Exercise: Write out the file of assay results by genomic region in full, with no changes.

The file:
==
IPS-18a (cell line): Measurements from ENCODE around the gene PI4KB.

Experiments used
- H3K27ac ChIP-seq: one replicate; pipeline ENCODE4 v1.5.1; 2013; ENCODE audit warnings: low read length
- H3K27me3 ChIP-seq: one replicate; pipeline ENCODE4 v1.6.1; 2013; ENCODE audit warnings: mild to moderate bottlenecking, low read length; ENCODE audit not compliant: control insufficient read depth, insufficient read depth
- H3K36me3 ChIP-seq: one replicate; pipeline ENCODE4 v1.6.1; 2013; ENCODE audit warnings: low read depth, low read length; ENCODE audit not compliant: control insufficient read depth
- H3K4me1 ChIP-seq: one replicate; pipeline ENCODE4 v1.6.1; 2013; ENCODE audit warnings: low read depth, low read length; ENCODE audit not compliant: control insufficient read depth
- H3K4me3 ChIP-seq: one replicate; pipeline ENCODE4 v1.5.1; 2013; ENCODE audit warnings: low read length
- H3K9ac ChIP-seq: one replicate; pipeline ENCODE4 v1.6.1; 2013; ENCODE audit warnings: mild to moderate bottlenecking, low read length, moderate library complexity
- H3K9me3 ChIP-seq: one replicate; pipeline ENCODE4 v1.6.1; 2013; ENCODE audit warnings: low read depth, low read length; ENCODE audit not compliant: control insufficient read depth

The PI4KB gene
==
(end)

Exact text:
IPS-18a (cell line): Measurements from ENCODE around the gene PI4KB.

Experiments used
- H3K27ac ChIP-seq: one replicate; pipeline ENCODE4 v1.5.1; 2013; ENCODE audit warnings: low read length
- H3K27me3 ChIP-seq: one replicate; pipeline ENCODE4 v1.6.1; 2013; ENCODE audit warnings: mild to moderate bottlenecking, low read length; ENCODE audit not compliant: control insufficient read depth, insufficient read depth
- H3K36me3 ChIP-seq: one replicate; pipeline ENCODE4 v1.6.1; 2013; ENCODE audit warnings: low read depth, low read length; ENCODE audit not compliant: control insufficient read depth
- H3K4me1 ChIP-seq: one replicate; pipeline ENCODE4 v1.6.1; 2013; ENCODE audit warnings: low read depth, low read length; ENCODE audit not compliant: control insufficient read depth
- H3K4me3 ChIP-seq: one replicate; pipeline ENCODE4 v1.5.1; 2013; ENCODE audit warnings: low read length
- H3K9ac ChIP-seq: one replicate; pipeline ENCODE4 v1.6.1; 2013; ENCODE audit warnings: mild to moderate bottlenecking, low read length, moderate library complexity
- H3K9me3 ChIP-seq: one replicate; pipeline ENCODE4 v1.6.1; 2013; ENCODE audit warnings: low read depth, low read length; ENCODE audit not compliant: control insufficient read depth

The PI4KB gene